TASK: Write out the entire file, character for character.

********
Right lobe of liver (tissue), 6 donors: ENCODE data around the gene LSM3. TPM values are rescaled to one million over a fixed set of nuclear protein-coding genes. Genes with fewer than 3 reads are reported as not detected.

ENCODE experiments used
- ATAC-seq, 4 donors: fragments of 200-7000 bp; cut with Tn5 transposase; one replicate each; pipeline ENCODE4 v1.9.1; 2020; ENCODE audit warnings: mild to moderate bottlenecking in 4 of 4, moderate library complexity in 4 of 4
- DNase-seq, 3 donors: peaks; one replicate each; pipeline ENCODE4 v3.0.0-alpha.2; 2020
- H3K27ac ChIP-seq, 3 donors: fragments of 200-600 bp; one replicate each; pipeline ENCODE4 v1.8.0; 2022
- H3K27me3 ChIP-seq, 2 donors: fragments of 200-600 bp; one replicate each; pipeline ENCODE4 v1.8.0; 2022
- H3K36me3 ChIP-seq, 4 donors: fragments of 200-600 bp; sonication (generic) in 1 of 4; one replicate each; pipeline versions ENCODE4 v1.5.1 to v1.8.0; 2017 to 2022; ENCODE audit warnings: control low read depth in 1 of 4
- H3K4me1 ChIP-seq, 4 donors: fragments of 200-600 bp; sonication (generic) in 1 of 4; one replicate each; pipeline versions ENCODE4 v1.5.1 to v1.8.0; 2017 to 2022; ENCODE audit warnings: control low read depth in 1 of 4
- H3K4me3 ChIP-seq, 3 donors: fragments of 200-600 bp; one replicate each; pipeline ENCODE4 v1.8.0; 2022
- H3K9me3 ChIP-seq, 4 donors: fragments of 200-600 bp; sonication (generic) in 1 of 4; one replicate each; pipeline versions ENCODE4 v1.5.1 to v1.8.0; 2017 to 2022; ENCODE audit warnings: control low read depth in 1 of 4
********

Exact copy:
Right lobe of liver (tissue), 6 donors: ENCODE data around the gene LSM3. TPM values are rescaled to one million over a fixed set of nuclear protein-coding genes. Genes with fewer than 3 reads are reported as not detected.

ENCODE experiments used
- ATAC-seq, 4 donors: fragments of 200-7000 bp; cut with Tn5 transposase; one replicate each; pipeline ENCODE4 v1.9.1; 2020; ENCODE audit warnings: mild to moderate bottlenecking in 4 of 4, moderate library complexity in 4 of 4
- DNase-seq, 3 donors: peaks; one replicate each; pipeline ENCODE4 v3.0.0-alpha.2; 2020
- H3K27ac ChIP-seq, 3 donors: fragments of 200-600 bp; one replicate each; pipeline ENCODE4 v1.8.0; 2022
- H3K27me3 ChIP-seq, 2 donors: fragments of 200-600 bp; one replicate each; pipeline ENCODE4 v1.8.0; 2022
- H3K36me3 ChIP-seq, 4 donors: fragments of 200-600 bp; sonication (generic) in 1 of 4; one replicate each; pipeline versions ENCODE4 v1.5.1 to v1.8.0; 2017 to 2022; ENCODE audit warnings: control low read depth in 1 of 4
- H3K4me1 ChIP-seq, 4 donors: fragments of 200-600 bp; sonication (generic) in 1 of 4; one replicate each; pipeline versions ENCODE4 v1.5.1 to v1.8.0; 2017 to 2022; ENCODE audit warnings: control low read depth in 1 of 4
- H3K4me3 ChIP-seq, 3 donors: fragments of 200-600 bp; one replicate each; pipeline ENCODE4 v1.8.0; 2022
- H3K9me3 ChIP-seq, 4 donors: fragments of 200-600 bp; sonication (generic) in 1 of 4; one replicate each; pipeline versions ENCODE4 v1.5.1 to v1.8.0; 2017 to 2022; ENCODE audit warnings: control low read depth in 1 of 4